Thursday, June 14, 2012

still-sound 75. Bugarech

I had first read about Bugarech on the Huffington Post.  It's a village at the foot of a mountain in Languedoc Roussillon - an area of the world where I'm particularly invested.  In fact I read the article shortly before I was due to go there last summer. 

There are some who believe that the mountain functions as something of a UFO portal.  Apparently electronic instruments fail to work when flying over, so airplanes are forbidden to include it in their flight paths.  I read how a number of 2012ers believe that a UFO emanating from le Pic de Bugarech would rescue them from apocalypse this December.  The local government has called upon the French army to help contain the enormous influx of new age hippies.

Bugarech has been wrapped up in occult mysteries since, at least the early 20th Century.  There are stories of people exploring the mountain and disappearing - only to appear at another location on the other side of the globe, with no recollection of how they got there.  It's earned the nickname Magic Mountain.

On my recent trip to Languedoc Roussillon, Rob and I took a day off from restoring the old village house and (on my insistence) drove out to Bugarech.  Rob drove.  I sat in the passenger seat and three of our friends who came over from London sat in the back.  Apparently there are two ways to reach Bugarech from La Redorte, our point of origin.  One entails large autoroutes via the city of Limoux and ten extra minutes of twisty driving on small roads - this option takes approximately 45 minutes.  The other route requires approximately two hours; a tour of every village of Languedoc and an ascent and descent of a mountain.  Then another one.  Then another one. When I chose 'Fastest Route' on the car's GPS I couldn't have predicted that we'd be following the latter route.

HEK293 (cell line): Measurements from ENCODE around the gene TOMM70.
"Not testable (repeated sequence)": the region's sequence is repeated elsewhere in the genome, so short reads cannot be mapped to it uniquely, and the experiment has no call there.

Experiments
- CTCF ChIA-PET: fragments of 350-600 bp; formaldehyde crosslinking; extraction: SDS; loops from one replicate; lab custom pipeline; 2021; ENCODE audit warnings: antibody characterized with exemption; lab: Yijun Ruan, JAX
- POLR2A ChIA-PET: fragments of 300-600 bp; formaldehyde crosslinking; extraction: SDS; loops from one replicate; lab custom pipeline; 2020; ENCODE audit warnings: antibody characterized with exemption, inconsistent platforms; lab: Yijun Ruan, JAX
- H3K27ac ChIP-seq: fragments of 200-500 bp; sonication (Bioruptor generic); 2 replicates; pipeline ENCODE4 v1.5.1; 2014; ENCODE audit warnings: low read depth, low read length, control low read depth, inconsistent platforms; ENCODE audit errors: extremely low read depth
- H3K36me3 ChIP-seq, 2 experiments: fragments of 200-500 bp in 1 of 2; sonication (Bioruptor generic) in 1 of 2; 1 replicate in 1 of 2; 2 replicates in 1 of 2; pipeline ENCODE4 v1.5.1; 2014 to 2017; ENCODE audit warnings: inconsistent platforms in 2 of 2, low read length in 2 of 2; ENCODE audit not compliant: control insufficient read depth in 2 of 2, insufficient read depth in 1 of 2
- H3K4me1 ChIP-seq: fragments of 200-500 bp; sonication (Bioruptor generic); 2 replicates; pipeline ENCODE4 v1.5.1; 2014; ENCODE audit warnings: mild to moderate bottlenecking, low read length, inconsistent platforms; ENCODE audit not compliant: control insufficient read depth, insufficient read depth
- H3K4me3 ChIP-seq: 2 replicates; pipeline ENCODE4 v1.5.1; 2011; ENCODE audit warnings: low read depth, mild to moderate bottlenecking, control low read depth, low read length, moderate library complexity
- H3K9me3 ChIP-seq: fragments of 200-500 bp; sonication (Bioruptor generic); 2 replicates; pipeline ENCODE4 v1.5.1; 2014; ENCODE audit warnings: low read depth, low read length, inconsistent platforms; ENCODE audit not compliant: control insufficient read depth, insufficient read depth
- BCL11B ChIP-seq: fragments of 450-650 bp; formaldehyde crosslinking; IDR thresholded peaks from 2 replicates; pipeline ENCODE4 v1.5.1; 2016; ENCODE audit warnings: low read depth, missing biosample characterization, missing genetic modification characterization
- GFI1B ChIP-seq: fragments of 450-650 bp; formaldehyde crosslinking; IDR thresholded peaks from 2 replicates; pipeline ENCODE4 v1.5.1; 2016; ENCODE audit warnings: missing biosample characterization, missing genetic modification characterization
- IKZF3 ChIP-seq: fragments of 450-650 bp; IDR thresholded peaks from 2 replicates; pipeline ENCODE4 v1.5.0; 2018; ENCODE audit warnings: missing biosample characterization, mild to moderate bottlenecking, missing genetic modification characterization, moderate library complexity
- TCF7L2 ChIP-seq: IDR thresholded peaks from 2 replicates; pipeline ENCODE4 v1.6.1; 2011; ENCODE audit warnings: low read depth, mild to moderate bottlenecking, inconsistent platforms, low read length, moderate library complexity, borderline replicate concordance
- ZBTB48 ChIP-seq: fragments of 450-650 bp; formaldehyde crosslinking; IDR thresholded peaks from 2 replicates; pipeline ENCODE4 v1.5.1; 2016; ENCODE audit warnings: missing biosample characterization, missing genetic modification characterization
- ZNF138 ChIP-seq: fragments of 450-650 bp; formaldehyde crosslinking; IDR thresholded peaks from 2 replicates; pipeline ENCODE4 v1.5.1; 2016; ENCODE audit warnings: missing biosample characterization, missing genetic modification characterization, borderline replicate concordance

I found myself apologizing to everyone for choosing such a crappy road trip.  I hoped that all would be forgiven when we entered a world of UFOs, Earth mysteries and a fascinating struggle between new age hippies and old world France.

We arrived in the village agitated and hungry (yet simultaneously nauseated).  When we left La Redorte the skies were sunny and hot.  We all applied sun block in preparation.  The chilly mountain of Bugarech was covered almost entirely by clouds.  The village was tiny; considerably smaller than La Redorte which is already tiny. No cafes were open and none of the 200 permanent residents seemed to be outside.   Apart from a large tent on the outskirts decorated with Renaissance Fayre style banners there was nothing to distinguish Bugarech from any other midi-Pyrenees village.  No new age bookstore, no otherwordly people beaming with an inner truth and eschatological wisdom.  No UFOs.  There were a few people passing by on horseback (kind of unusual and certainly unexpected) and there was a pack of motorcyclists bearing Spanish license plates riding by (again, kind of unusal).  Perhaps they also came in vain to spot UFOs.

I stumbled inside the village's small church.  I took a picture of a drawing depicting Jesus in a somewhat Shroud - of - Turin style.  We all climbed back into the car and drove off searching for food.  "If we had just explored INTO the mountain..." my mind insisted.  Or "Didn't you want to see what was going on in that big white tent?"  I didn't voice these thoughts however because at that point it was unanimously understood that I had lost my credibility as a capable tour guide.

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